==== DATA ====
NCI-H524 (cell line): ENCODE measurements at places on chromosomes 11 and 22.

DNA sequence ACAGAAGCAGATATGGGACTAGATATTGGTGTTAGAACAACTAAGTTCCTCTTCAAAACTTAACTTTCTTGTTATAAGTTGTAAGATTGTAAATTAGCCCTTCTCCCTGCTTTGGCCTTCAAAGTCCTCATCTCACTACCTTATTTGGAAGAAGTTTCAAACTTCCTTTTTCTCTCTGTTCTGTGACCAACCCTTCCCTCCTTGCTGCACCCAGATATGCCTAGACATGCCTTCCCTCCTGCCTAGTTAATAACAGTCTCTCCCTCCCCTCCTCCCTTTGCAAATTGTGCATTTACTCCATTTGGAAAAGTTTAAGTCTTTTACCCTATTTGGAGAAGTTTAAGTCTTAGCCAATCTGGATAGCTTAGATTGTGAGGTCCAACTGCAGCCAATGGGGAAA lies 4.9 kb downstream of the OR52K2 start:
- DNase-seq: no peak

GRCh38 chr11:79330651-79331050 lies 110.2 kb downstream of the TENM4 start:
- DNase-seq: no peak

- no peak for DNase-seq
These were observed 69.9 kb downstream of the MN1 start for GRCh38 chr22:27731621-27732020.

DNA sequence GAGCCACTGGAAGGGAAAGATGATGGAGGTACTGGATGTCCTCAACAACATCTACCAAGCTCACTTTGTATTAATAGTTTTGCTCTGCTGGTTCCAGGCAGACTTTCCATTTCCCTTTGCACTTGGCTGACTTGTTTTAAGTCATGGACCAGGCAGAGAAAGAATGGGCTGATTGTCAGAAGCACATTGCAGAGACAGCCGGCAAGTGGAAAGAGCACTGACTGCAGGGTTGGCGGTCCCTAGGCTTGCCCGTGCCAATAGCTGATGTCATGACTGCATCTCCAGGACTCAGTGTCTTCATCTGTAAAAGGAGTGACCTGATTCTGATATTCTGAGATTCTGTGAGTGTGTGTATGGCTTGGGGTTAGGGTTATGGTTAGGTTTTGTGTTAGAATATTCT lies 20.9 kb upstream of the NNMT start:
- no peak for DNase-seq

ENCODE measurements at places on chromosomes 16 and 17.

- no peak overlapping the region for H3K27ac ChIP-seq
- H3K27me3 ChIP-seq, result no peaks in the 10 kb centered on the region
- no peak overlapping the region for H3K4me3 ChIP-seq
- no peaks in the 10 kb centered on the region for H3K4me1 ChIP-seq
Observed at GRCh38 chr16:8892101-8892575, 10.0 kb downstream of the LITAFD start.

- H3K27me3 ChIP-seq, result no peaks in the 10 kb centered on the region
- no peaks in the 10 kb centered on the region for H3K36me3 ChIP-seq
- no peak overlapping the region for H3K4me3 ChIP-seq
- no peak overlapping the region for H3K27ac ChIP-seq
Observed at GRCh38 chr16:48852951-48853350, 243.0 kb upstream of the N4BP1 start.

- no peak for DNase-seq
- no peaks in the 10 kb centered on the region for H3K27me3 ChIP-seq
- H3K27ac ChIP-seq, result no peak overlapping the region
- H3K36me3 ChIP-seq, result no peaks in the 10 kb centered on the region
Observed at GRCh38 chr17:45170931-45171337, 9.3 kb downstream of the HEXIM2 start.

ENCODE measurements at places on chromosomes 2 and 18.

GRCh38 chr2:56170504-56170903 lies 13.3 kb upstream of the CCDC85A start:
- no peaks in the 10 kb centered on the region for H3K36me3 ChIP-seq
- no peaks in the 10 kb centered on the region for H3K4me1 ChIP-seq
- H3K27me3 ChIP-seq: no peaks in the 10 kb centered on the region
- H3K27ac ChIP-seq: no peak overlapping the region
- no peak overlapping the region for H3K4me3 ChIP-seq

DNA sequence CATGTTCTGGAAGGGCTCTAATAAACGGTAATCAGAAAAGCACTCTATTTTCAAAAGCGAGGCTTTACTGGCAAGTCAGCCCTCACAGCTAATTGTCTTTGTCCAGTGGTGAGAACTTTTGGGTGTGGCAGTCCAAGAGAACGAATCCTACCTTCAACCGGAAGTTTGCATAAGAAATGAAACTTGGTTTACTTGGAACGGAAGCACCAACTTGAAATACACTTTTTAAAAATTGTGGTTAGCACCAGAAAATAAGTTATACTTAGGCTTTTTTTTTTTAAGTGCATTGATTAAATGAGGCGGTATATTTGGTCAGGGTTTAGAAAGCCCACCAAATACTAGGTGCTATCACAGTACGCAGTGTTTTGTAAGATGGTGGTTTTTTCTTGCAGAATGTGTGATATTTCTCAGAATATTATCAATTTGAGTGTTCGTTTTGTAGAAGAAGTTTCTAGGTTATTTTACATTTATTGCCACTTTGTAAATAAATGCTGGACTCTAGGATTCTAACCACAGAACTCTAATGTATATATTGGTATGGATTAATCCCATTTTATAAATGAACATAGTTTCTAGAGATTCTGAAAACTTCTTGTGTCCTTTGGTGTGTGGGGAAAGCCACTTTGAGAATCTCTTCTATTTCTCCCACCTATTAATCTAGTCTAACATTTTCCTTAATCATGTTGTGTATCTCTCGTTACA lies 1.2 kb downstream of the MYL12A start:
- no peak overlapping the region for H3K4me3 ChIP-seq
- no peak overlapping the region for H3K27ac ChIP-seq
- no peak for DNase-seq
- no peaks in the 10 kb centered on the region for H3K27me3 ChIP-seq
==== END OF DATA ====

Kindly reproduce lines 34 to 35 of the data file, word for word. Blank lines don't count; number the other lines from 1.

- no peak overlapping the region for H3K4me3 ChIP-seq
- no peak overlapping the region for H3K27ac ChIP-seq